Former German federation president Wolfgang Niersbach has been let off more lightly than he may have feared by the ethics committee of world football governing body FIFA.
The investigatory chamber had recommended a two-year ban and fine for Niersbach for his role in the German 2006 World Cup cash wrangle but he ‘escaped’ with a one-year suspension and fine.
Niersbach, 65, is a member of the FIFA Council and the executive committee of European federation UEFA. He is likely to maintain these positions pending the outcome of appeals to the FIFA appeal committee and then the Court of Arbitration for Sport.
By then the one-year ban will be close to expiry and he would then be technically clear to carry on in helping run the game as if nothing had happened.
The ethics action concerns mysterious payments in and out of the German federation’s accounts both before and after the award of the finals under circumstances which were controversial even at the time in July 2000.
Niersbach was communications director of the 2006 bid and organising committees. He later became general secretary and chief executive of the DFB before retiring on a lucrative pension which ‘freed’ him to take over the presidency from the Theo Zwanziger.
Last autumn Niersbach resigned as DFB president ahead of the ethics committee opening its investigation in March into both him and the roles played by former 2006 bid then organising officials Franz Beckenbauer and Theo Zwanziger. Also under investigation are former DFB officials Helmut Sandrock, Horst R Schmidt and Stefan Hans (who has sued the DFB for wrongful dismissal).
Niersbach has always denied any wrongdoing and had described the recommendation from the investigatory chamber as “incomprehensible.”
His case, concerning alleged breaches of four articles of the ethics code, was judged by Alan Sullivan. The Australian was acting in his role as deputy chairman of the adjudicatory chamber of the ethics committee since senior judge Hans-Joachim Eckert is German.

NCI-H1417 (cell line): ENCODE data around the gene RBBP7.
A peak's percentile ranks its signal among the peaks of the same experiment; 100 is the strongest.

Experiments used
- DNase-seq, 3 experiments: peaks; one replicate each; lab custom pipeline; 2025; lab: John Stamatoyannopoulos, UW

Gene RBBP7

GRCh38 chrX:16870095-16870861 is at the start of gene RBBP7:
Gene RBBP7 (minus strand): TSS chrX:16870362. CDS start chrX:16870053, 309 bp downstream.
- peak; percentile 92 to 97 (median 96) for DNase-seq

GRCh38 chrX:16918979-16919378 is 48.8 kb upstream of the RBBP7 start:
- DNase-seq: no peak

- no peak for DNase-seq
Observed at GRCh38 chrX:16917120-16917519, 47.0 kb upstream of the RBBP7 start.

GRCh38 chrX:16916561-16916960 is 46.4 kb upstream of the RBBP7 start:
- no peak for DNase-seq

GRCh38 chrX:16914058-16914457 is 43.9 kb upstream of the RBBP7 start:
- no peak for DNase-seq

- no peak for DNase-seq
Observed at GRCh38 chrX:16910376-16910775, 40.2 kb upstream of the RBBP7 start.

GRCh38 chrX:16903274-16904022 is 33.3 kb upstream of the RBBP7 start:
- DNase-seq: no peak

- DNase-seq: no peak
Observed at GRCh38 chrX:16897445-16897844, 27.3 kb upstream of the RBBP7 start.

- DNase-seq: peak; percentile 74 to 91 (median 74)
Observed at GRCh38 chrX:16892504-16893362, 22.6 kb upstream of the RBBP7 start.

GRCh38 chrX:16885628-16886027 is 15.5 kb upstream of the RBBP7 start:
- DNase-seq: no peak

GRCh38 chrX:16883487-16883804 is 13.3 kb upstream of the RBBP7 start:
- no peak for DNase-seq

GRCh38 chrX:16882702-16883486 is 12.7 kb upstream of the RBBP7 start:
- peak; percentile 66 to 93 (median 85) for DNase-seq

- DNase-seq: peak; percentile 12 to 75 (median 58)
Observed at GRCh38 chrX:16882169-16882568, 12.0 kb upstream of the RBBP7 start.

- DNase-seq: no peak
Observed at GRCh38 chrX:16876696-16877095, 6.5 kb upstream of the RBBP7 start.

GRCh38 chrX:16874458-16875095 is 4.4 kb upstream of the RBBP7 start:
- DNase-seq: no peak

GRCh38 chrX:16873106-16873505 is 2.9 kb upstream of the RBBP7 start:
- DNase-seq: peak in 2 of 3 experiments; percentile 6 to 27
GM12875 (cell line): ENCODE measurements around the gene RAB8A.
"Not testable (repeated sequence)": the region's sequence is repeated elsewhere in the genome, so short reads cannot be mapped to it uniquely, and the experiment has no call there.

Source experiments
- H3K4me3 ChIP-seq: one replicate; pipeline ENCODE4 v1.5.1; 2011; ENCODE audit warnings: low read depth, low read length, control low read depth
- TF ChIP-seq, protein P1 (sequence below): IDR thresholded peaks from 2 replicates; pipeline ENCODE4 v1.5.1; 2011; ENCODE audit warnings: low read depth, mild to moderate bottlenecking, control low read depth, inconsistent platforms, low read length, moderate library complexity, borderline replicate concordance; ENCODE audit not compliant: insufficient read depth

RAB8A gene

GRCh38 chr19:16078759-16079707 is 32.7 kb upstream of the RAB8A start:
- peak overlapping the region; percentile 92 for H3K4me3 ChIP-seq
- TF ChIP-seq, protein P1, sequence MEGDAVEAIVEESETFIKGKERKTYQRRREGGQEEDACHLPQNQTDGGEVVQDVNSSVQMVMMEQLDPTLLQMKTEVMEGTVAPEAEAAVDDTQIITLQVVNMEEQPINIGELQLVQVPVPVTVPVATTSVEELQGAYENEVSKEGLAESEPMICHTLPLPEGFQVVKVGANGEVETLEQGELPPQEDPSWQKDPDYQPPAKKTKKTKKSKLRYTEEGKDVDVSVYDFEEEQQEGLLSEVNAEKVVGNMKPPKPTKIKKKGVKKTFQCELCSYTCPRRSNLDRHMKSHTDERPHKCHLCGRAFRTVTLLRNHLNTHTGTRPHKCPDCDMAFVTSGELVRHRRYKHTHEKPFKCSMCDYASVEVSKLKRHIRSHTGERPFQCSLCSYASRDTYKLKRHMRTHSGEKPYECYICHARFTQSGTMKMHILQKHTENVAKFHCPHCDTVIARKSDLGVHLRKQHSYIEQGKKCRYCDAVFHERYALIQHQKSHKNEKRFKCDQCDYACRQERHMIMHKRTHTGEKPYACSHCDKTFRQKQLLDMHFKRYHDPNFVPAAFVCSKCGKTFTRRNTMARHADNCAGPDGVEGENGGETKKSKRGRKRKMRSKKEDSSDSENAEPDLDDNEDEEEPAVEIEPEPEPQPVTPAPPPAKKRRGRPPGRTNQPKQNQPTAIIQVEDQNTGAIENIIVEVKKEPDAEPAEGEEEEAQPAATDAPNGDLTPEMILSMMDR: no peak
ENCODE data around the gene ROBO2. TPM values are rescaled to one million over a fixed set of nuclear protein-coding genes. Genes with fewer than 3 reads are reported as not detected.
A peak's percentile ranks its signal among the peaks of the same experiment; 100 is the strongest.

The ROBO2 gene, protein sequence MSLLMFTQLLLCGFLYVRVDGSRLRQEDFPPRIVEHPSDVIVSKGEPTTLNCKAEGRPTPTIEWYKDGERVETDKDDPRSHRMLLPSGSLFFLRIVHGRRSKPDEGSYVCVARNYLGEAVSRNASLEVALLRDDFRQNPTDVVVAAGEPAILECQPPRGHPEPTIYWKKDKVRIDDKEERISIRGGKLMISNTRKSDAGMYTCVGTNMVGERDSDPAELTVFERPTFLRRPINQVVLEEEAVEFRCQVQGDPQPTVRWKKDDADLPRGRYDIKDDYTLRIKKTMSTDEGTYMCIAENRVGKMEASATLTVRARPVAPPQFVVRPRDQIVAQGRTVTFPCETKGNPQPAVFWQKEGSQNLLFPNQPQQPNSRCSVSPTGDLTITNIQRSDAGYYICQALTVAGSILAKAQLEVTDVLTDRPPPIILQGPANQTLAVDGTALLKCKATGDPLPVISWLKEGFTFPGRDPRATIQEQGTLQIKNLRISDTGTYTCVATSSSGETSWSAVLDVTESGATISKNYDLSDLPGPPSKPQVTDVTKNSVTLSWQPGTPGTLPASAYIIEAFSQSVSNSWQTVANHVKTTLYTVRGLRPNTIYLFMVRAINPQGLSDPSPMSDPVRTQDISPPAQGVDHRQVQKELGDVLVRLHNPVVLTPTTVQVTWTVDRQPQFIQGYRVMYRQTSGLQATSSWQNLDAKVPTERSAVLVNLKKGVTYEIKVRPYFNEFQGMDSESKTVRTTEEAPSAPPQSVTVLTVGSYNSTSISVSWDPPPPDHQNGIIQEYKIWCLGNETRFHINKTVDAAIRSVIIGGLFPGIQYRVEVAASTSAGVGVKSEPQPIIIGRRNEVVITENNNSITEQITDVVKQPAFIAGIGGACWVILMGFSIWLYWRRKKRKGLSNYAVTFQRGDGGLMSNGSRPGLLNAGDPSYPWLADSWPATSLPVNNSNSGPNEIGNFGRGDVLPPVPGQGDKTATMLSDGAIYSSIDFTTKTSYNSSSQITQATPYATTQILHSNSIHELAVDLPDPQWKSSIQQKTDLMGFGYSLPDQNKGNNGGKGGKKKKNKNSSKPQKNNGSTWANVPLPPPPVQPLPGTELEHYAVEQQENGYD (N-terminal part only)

An investigation into the scandal commissioned by the DFB from Freshfields Bruckhaus Deringer claimed that Niersbach had kept colleagues on the DFB board in the dark about the issue and that crucial documents had disappeared.
An ethics committee statement said: “The adjudicatory chamber found that Mr Niersbach failed to report findings about possible misconduct concerning the awarding of the 2006 FIFA World Cup™, including potential breaches of the FIFA Code of Ethics.
“However, the present case did not look into possible breaches in relation to possible acts of bribery and/or corruption with regards to the award of the 2006 FIFA World Cup™, but only evaluated Mr Niersbach’s awareness of the said incidents and his failure to report them to the ethics committee in a timely manner.
“The ethics committee found that the conduct of Mr Niersbach as former president of the DFB and vice-president of the 2006 FIFA World Cup LOC and current member of the FIFA Council and the UEFA Executive Committee constituted a violation of article 18 (duty of disclosure, cooperation and reporting) and article 19 (conflicts of interest).”
The ethics committee made no comment about speculation concerning an informal review of issues concerning Gianni Infantino.
The FIFA president, currently visiting Nigeria along with secretary-general Fatma Samoura, has denied contravening any regulations concerning expenditure in office.